Pensioner sets his sights on an American land speed dream

Ed Shadle, 68, plans to break the British stranglehold on the the land speed record, which they have held for 25 years.

Most people in their late sixties begin to start taking life at a more sedate pace. At 68, though, Ed Shadle has different ideas. Speed envelops every aspect of the American's life. His hobbies, which include skiing and flying, are all fast-paced and even his pet dog is a retired racing greyhound. But all of those appear in complete slow motion compared to his overriding ambition - to break the overall land speed record next summer.
The Seattle-based Shadle describes the record, which has been held by the British for the past 25 years, as his Mount Everest, and knows time is against him if he wants to break it. A British team, Bloodhound SSC, is currently putting together an attempt to travel at 1,609kph, more than 381kph in excess of the current record, which stands at 1,228kph, set by the team behind Bloodhound with its creation, Thrust SSC.
"It's fun that we've got some rivals on this and it means we can't be sitting on our rumps," said Shadle, who worked for the IBM corporation for 30 years before chasing his land speed dream. "It means we need to get things done and my target is that we'll be able to go for the record next summer. We're in pretty good shape to break the record right now." The vehicle being used for the project, North American Eagle - so named for the combination of Canadians and Americans working on it - is complete and has already tested successfully at speeds around the 724kph mark.
All that stands in Shadle's way, which to date has been entirely run by volunteers and goodwill, is a cash injection to realise the record. "We've got a few struts to tighten here and there, and the odd few things to work on, but otherwise we're good to go," he said. "This project has been done using a lot of people's goodwill and through an impressive team of volunteers but, to break a record, you need hard cash.
"You have to get the FIA over to make the record official, you have to pay for the site to break the record and the equipment required being on site. All in all, we're looking at about US$250,000 to $300,000 (Dh918,275 to Dh 1,101,930), and to get that we're looking at a mixture of small sponsors, although I'd be happy if just one guy dipped into his pockets and paid for the whole lot. You certainly wouldn't see me complaining."
Recent problems with the American economy have made the money harder to come by, although Shadle is confident that someone will fall in love with the team's project and get on board. "The appeal is easy, really," he said. "We've put 11 years of our lives into this and we're passionate about it. We've got some truly world-class volunteers on this and these are normal people doing extraordinary things. A lot of amazing guys from Boeing - some of the finest experts in North America, in fact. And these people have done this away from their day jobs. They've done it simply because they love the project. So what's not to love from a sponsor's point of view."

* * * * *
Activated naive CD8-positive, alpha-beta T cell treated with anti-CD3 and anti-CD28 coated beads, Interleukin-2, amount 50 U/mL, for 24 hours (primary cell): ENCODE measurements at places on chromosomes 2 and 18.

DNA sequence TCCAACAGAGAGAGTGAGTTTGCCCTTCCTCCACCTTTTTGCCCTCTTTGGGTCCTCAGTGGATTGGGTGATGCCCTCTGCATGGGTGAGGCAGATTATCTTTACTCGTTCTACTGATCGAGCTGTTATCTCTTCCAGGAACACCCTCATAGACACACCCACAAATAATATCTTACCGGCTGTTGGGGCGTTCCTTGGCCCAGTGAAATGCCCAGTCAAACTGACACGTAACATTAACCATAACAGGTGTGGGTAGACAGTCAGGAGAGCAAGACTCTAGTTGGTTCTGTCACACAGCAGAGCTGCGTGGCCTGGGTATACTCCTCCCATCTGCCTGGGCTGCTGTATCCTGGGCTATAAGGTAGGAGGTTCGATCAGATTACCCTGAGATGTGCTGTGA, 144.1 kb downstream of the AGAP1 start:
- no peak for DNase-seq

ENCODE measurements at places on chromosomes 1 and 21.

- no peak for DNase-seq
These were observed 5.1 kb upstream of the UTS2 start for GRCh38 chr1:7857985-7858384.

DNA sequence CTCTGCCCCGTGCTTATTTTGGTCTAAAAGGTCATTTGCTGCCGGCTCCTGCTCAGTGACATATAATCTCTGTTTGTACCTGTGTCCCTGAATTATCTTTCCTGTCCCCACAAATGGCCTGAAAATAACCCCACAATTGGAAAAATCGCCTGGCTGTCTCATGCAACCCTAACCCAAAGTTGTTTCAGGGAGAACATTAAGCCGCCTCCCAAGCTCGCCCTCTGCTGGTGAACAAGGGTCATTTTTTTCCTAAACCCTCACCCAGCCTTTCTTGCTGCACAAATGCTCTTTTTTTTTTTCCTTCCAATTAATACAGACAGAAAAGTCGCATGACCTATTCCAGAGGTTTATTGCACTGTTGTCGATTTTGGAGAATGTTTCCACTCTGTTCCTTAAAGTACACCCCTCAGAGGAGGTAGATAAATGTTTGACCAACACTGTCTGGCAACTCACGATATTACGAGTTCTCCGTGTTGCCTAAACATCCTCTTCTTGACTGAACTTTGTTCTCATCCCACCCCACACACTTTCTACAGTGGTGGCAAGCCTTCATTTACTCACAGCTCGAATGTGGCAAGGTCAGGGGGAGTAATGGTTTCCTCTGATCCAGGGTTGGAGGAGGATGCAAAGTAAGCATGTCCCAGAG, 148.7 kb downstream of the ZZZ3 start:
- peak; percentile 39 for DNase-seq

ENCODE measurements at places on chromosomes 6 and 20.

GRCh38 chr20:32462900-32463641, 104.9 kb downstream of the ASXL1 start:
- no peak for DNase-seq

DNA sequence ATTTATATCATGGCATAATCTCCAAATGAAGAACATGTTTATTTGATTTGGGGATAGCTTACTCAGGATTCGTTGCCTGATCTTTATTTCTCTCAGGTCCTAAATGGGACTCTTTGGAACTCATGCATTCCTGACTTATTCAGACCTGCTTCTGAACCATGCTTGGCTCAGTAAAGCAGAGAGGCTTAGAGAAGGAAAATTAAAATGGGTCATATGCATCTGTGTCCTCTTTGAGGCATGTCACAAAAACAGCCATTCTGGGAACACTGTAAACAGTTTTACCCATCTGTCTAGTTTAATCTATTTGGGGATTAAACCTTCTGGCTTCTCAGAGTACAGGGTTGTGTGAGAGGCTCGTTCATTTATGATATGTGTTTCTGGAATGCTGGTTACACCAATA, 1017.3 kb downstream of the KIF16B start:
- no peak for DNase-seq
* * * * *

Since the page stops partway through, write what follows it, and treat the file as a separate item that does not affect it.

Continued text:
Shadle struggles to explain his passion for land speed records or why any sane person would want to travel at such ferocious speeds. "I find it hard to put into words," he said. "Andy Green [the pilot for Thrust and Bloodhound] said to me that it's a bit like trying to explain what eating chocolate is like to a person who's never eaten chocolate." The part-time nature of the project makes it all the more remarkable that Shadle is on the verge of a place in the record books.
He first decided he wanted to go for the record shortly after Richard Noble's Thrust team shattered the previous record in 1997. Shadle promptly bought a Lockhead F-104 jet, using the engine and the fuselage of the aircraft to build North American Eagle. Shadle's role within the record-breaking attempt is as the overall project manager and the driver of the vehicle. He genuinely insists he has no fears of the potential perils of travelling in excess of the sound barrier.
"Our most recent test was at El Mirage in southern California and we travelled in the mid-450s [724kph], which wasn't a problem," he said, "and aiming for the 1,287kph mark shouldn't be either. If anything, the vehicle gets smoother the faster you go - it's a bit like driving a big old Cadillac." Although the El Mirage test ran smoothly, it was not without its problems. The relatively short 5.5km course left little time to get up to speed or braking, with Shadle eventually coming to a standstill with 46m to spare from a lake.
"It was a bit close, but I like to tell people I calculated it perfectly," he said. "As for going faster, it doesn't really hold any fears for me. Well, at least I can say that now. I may feel differently when it comes to breaking the record." The ultimate aim of the project is to break the record but also to travel in excess of 1,287kph, which Shadle knows is easily achievable. "That target's not a problem for us, but the first one is for the record then we can think about going or 800 or 900mph [1,287kph or 1,448kph] an hour depending on what sort of shape we're in," he added.
No matter how fast Shadle eventually goes, he has no immediate plans to slow down. motoring@thenational.ae

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